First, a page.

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Progress on gender inequality: how data can help

Written by Nicola Jones


Globally, more women have access to paid work now than in 2000. Recently highlighted by Phumzile Mlambo-Ngcuka, Executive Director of UN Women, it’s one of the many reasons to celebrate gender-related Millennium Development Goals (MDG) progress in the lead up to International Women’s Day (8 March).

However, there is still work to be done.

Yes, more girls are in school, fewer women and girls are dying in pregnancy and childbirth, and more women are leaders in their communities and countries. But despite growing recognition of the close links between better gender equality and better development outcomes, progress on gender-based disadvantage has been slow and uneven.

MDGs 3 (on gender equality) and 5 (maternal mortality) will not be reached by 2015 in any region, with the exceptions of parts of East Asia and Latin America and the Caribbean.

Misleading national averages

Just as importantly, the MDG focus on national averages has masked stark differences between social groups. In her excellent report on the challenge of intersecting inequalities, Naila Kabeer argues that if the MDGs were to promote a pathway to social justice, far more attention should have been paid to the divergent patterns of poverty within and across countries.

For example, data on extreme poverty in Latin America show that poverty rates for Afro- and indigenous populations are many times higher than for the majority population:  twice as high in Brazil, three times higher in Mexico and a whopping eight times higher in Paraguay. In India 2006 Government data found that while the national average poverty rate was 29%, it was 74% for Adivasi and scheduled tribes in Orissa state. 

When gender and age are factored in, the level of disadvantage and exclusion is often compounded. In 2010, UNESCO found that although education levels among indigenous populations in Latin America were consistently below those of majority populations, levels for poor indigenous women were often far worse, at less than half the indigenous average. In the case of maternal mortality, it is adolescent girls, especially those under 15, who suffer disproportionately.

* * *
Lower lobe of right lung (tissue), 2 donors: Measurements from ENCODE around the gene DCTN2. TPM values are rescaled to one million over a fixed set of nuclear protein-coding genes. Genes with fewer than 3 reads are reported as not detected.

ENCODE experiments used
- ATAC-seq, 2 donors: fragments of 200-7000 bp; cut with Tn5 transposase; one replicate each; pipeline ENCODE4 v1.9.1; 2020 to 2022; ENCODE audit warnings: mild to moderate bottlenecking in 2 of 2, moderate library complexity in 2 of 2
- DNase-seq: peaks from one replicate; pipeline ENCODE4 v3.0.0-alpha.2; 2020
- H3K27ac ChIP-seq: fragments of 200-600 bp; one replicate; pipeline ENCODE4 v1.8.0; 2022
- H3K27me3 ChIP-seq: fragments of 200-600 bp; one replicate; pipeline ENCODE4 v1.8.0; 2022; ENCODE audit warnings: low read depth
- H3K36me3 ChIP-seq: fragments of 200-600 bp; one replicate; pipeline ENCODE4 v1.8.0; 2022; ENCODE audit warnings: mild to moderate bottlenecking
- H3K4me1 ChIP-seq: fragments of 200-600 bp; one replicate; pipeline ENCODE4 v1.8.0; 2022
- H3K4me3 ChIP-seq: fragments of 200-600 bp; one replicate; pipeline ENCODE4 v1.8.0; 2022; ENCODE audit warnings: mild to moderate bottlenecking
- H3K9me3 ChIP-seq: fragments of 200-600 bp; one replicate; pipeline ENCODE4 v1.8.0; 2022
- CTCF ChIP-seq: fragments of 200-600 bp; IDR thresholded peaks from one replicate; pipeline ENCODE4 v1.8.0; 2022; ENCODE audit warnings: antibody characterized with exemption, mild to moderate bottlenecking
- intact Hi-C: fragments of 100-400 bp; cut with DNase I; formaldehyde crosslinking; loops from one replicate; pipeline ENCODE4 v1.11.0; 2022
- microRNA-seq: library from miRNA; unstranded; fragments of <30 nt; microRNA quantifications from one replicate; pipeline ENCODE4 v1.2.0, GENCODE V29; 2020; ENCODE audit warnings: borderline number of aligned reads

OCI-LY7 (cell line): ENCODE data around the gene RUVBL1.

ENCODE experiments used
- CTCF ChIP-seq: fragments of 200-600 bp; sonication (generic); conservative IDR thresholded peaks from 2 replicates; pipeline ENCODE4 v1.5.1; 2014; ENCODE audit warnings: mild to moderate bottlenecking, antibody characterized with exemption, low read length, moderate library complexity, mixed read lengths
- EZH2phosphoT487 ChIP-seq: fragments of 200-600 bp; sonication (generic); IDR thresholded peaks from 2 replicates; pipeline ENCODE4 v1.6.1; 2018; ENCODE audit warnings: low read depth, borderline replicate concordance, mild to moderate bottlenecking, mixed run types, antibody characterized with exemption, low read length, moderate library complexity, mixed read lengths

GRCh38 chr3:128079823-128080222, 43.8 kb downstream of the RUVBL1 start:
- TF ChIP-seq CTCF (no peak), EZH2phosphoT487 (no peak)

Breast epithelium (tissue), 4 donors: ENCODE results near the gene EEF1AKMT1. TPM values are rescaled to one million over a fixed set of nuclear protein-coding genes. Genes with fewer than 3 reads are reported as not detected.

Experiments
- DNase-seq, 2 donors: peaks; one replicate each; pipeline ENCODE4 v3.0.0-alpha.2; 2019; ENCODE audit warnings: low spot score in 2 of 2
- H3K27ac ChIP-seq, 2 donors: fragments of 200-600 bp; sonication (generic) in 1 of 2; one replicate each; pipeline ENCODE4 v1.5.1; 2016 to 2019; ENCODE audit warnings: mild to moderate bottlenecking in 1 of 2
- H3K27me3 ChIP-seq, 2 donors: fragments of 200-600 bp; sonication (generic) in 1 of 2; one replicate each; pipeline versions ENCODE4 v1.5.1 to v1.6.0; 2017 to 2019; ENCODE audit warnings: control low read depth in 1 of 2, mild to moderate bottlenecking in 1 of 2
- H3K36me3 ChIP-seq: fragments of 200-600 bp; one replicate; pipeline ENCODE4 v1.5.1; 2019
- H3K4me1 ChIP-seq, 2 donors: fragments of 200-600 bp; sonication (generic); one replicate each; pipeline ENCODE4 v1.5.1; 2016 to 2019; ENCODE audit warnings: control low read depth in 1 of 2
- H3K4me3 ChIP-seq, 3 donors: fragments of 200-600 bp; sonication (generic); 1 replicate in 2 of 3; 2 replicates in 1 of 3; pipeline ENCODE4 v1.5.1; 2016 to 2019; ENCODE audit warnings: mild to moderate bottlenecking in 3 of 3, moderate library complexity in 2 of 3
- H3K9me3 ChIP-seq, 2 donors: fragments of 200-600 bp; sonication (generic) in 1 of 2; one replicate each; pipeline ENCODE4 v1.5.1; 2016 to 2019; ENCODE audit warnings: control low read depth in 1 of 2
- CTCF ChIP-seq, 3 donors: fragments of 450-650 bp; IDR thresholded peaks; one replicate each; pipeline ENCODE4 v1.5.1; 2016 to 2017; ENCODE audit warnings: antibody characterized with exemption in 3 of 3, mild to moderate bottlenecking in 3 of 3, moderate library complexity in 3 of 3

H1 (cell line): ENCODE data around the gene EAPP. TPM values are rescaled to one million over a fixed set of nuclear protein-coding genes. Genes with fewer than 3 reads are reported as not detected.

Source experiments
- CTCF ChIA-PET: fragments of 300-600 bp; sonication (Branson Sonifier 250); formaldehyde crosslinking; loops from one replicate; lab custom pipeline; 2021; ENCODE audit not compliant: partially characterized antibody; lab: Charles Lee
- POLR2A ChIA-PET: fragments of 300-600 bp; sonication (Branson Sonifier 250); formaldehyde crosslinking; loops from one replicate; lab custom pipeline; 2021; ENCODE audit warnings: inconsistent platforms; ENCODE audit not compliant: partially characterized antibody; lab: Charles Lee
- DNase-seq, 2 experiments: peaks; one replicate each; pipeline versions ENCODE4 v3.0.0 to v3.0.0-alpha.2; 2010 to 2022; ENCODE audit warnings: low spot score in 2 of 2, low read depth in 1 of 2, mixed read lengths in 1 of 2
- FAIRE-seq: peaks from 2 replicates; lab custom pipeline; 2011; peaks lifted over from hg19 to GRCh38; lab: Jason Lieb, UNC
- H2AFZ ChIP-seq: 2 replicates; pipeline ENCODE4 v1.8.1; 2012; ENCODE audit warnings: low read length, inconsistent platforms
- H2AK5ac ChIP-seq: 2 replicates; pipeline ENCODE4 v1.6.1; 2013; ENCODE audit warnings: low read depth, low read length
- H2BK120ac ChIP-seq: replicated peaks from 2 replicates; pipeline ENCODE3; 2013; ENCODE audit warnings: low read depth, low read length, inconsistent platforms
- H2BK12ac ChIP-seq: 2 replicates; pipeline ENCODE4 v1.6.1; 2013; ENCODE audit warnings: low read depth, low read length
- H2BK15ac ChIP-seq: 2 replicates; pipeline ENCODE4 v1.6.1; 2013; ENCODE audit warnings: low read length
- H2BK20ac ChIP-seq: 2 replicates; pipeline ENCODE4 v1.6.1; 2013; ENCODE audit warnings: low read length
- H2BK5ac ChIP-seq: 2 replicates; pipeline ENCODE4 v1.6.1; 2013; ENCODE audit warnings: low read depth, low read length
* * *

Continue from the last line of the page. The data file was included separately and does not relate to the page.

As UNFPA’s 2013 Motherhood in Childhood report highlighted, girls aged 15 or younger who get pregnant are twice as likely to die as older teens and women. Similarly, WHO has underscored that being young  is a known risk factor in terms of violence, including sexual violence, at the hands of an intimate partner. While global statistics are woefully lacking on sexual and gender-based violence, recent data for Liberia paint a stark picture: court records from 2013 show that 94.5% of all rape cases affected children under the age of 18 years.

‘Data revolution’

There are growing calls for a ‘data revolution’ from development analysts and practitioners alike to shine a light on such discrimination. If this revolution is to foster social justice for the most marginalised new research by ODI on adolescent girls' wellbeing among Viet Nam’s highly marginalised Hmong ethnic minority suggests that three things need to happen.   

First, incentives to collect and disaggregate data need careful thought at every level, from the national to the community, given that evidence of disadvantage is politically sensitive. Where honest reporting risks embarrassing tensions with legal norms (e.g. reporting on rates of child marriage in contexts where it is illegal), officials’ performance needs to be linked to progress against a baseline rather than absolute rates if evidence-informed policy and programming is to become a reality.

Second, levels of data disaggregation need to be razor-sharp to allow the adequate tailoring of programmes. In Viet Nam, for example, poverty and social development indicators have been disaggregated by Kinh (ethnic majority) and ‘ethnic minority’ for some time. But recent research has found that ethnic minority groups may, in fact, have very varied development trajectories, with some faring quite well (the Khmer, for example) and others lagging far behind (the Hmong).

Finally,we must not overlook the value of qualitative and participatory evidence. In the case of adolescent girls, for example, we need to learn about their own experiences of poverty and well-being by listening to their voices.

Our recent qualitative and participatory research with 13-19 year-old Hmong girls in Viet Nam found that they saw income poverty and access to education as important, but they also wanted more chances to speak in confidence to their peers and to knowledgeable adults about sexual and reproductive health, intra-familial violence and their future career options. 

In short, and to borrow the recent title of a World Bank report, the picture is this: ‘Well Begun but Not Yet Done’. On International Women’s Day we can be heartened by the MDG-supported progress made towards reducing gender inequalities – but also strive for post-2015 world that values true and lasting equality for all women and girls.